// <web-side-nav class="unresolved" logo="https://webdev.imgix.net/images/lockup.svg>"
          element!(r#"web-side-nav[logo^="https://webdev.imgix.net/"]"#, |el| {
              let logo = el
                  .get_attribute("logo")
                  .expect("web-side-nav logo is required")
                  .replace("https://webdev.imgix.net", "");
              el.set_attribute("logo", &logo)
                  .expect("unable to set web-side-nav logo");
              Ok(())
          }),
 
      ],
      ..RewriteStrSettings::default()
  },
)
.unwrap();

I deployed the Compute@Edge application to Fastly’s edge cloud. The application is careful to instruct web crawlers to avoid indexing any pages and also denies access unless there is a special x-host header, which is sent by WebPageTest.

I tested the optimization on the command line with curl:

# web.dev using multiple connections
❯ curl -s https://instantly-striking-martin.edgecompute.app/learn-web-vitals/ -Hx-host:1 -Hx-bypass-transform:true | egrep -o 'src=[^=]+?\.svg'
src=https://webdev.imgix.net/images/lockup.svg
src=https://webdev.imgix.net/images/collections/web-vitals.svg

# web.dev using reduced connections
❯ curl -s https://instantly-striking-martin.edgecompute.app/learn-web-vitals/ -Hx-host:1 | egrep -o 'src=[^=]+?\.svg'
src="/images/lockup.svg
src="/images/collections/web-vitals.svg

Looks good! Next, I tested the optimizations with WebPageTest setting up a test from WebPageTest’s London, UK - EC2 location, using Chrome on WebPageTest's simulated 3G Fast network. I picked the 3G Fast network profile to mimic a low-powered mobile device on a mobile network; it’s the default for both WebPageTest’s easy mode and for Google’s PageSpeed Insights. I labelled it "web.dev using multiple connections" and set up an advanced script:

overrideHost web.dev instantly-striking-martin.edgecompute.app
addHeader x-bypass-transform:true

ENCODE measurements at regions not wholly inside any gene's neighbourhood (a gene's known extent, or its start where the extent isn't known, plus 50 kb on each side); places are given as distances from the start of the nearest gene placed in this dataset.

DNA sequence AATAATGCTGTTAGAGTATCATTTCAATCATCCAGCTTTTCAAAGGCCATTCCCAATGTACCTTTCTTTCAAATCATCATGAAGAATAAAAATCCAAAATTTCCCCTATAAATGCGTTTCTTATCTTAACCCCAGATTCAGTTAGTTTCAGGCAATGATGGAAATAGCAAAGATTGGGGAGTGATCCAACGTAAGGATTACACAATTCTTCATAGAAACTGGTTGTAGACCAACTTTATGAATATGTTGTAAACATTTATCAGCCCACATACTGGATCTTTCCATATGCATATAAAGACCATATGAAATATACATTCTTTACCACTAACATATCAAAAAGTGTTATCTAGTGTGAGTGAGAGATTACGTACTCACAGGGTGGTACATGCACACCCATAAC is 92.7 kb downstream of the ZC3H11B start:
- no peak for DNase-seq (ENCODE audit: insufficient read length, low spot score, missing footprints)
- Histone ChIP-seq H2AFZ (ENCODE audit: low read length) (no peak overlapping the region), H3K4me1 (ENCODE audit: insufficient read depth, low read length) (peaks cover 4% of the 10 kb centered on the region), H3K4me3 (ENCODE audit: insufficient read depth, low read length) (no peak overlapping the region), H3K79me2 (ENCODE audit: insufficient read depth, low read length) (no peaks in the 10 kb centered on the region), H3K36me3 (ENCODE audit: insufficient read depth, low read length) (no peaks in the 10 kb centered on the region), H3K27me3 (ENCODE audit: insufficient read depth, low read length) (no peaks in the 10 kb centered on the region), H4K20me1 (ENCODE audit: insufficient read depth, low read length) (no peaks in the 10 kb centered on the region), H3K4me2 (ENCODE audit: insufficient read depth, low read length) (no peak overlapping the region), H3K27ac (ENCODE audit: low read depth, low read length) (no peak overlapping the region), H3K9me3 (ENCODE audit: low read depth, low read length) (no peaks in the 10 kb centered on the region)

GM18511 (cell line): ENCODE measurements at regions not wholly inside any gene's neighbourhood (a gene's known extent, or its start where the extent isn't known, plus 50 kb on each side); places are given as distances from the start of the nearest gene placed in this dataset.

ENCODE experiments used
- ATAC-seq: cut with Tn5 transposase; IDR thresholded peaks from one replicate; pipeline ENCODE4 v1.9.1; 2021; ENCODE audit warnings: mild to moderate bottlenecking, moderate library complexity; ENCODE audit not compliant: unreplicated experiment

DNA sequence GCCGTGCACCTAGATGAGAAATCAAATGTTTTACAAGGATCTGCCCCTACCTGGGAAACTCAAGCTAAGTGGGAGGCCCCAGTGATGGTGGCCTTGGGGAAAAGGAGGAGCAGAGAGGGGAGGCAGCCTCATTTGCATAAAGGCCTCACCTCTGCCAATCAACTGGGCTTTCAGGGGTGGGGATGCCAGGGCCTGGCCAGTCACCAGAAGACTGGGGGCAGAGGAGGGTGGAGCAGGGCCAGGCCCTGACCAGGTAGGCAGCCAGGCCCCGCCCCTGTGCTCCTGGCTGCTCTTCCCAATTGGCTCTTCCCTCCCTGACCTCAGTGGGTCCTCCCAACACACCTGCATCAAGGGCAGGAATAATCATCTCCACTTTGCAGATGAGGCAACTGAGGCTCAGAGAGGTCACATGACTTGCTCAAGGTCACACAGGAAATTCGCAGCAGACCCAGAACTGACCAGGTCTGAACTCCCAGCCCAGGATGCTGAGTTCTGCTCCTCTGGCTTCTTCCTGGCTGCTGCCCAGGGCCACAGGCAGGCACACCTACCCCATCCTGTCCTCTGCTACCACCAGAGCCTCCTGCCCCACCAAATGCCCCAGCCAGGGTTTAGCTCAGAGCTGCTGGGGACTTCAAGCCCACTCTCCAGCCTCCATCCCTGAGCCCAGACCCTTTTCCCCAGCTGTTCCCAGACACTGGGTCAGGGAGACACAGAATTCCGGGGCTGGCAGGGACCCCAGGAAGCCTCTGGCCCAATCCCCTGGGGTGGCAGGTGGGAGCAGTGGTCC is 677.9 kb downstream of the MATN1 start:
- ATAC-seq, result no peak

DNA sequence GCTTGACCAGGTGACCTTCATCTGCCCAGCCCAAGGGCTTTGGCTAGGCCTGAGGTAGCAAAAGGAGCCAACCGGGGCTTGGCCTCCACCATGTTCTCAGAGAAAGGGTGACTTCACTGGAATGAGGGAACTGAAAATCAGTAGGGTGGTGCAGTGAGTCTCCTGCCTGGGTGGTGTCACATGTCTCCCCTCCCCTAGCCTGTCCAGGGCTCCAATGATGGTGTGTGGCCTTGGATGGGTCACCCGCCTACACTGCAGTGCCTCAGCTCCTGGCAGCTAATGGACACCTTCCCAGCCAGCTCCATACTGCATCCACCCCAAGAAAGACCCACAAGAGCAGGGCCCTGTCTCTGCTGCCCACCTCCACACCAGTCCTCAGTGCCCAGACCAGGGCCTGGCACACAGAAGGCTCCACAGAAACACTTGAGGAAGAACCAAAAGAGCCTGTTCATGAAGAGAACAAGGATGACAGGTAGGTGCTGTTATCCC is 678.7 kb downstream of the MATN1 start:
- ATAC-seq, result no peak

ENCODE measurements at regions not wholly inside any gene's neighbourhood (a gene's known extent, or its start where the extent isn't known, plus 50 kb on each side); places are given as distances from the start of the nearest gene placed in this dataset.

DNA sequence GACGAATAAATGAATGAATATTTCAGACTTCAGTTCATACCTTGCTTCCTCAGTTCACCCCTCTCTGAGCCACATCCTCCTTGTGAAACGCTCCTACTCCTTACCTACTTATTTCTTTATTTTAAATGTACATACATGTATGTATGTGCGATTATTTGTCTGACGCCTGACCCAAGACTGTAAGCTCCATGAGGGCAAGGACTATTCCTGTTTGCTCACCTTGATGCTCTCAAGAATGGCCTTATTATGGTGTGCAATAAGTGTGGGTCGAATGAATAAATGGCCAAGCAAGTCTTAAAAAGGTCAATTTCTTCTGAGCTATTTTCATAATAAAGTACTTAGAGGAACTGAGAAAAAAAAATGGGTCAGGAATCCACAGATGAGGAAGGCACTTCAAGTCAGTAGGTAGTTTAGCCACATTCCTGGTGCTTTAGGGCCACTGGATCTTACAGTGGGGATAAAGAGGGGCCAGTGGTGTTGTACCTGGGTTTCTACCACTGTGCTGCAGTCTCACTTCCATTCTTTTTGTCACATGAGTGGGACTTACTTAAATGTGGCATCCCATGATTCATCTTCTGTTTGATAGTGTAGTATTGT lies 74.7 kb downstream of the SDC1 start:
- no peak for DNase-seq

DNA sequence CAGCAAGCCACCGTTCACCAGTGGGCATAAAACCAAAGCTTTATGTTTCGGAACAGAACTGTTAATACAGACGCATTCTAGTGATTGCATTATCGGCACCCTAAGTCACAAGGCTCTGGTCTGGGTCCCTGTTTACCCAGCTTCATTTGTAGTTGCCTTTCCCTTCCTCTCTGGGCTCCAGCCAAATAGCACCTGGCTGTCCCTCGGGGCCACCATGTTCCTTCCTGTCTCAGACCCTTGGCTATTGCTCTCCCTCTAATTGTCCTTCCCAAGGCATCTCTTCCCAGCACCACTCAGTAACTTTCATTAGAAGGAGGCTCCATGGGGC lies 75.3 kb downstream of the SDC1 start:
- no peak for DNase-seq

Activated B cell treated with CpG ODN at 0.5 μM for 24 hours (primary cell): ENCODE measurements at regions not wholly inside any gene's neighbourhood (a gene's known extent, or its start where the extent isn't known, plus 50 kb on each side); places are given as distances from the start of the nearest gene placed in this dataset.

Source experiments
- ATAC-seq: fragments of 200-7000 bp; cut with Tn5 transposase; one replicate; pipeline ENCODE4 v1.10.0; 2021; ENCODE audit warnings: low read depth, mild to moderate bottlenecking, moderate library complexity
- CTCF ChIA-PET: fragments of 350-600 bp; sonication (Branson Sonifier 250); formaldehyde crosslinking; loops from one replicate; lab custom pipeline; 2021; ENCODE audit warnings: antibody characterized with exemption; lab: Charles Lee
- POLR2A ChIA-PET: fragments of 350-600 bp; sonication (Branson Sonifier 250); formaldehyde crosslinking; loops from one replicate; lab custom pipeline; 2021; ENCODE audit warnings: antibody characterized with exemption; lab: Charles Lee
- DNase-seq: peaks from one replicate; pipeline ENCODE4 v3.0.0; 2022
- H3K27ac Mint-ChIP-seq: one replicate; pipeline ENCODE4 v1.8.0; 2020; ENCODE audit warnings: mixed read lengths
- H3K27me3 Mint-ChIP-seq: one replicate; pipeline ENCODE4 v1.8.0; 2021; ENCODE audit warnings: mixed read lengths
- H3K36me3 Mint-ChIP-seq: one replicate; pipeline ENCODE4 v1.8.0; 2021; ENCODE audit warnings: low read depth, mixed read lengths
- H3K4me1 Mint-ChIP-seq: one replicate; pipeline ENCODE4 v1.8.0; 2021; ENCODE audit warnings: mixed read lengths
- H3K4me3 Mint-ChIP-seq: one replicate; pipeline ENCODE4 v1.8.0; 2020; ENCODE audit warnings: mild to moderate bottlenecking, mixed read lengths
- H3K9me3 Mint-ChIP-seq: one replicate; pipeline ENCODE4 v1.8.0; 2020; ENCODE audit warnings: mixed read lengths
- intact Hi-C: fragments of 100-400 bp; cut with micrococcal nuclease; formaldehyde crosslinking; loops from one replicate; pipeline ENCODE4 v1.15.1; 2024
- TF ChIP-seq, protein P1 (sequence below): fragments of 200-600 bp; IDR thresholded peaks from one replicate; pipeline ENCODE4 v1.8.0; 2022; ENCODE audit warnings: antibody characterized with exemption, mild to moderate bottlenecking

navigate https://web.dev/learn-web-vitals/

I blocked the following domains to keep focus on the performance of the main website:

www.google-analytics.com www.gstatic.com 
firebaseinstallations.googleapis.com

This test result is the test result without the transformation.

Next, I set up another test in a similar way and labelled it "web.dev using reduced connections". I set up an advanced script:

overrideHost web.dev instantly-striking-martin.edgecompute.app
navigate https://web.dev/learn-web-vitals/

I blocked the same domains:

www.google-analytics.com www.gstatic.com 
firebaseinstallations.googleapis.com

This test result is the test result with the transformation and this test comparison page shows a comparison between the two test runs.

In the waterfall chart without the transformation, the dashed green line represents the Largest Contentful Paint, one of the SVG images, at around 1.75s:

3 waterfall without

In the waterfall chart with the transformation, we can see SVG files are being loaded from the same origin and that the Largest Contentful Paint is now much earlier, at around 1.2s:

4 waterfall with

The comparison has more charts, such as the visual progress over time, where you can see that the run with reduced connections displays earlier:

5 visual progress

In this comparison video of both runs loading, you can see the image on the top right loads much earlier and the page finishes loading at 1.6 seconds instead of 1.8 seconds.

6 video

So in this case, we have proved that the transformation does help for this page! In this way, it’s possible to test a single web performance optimization using Compute@Edge to ensure your changes are truly optimizations.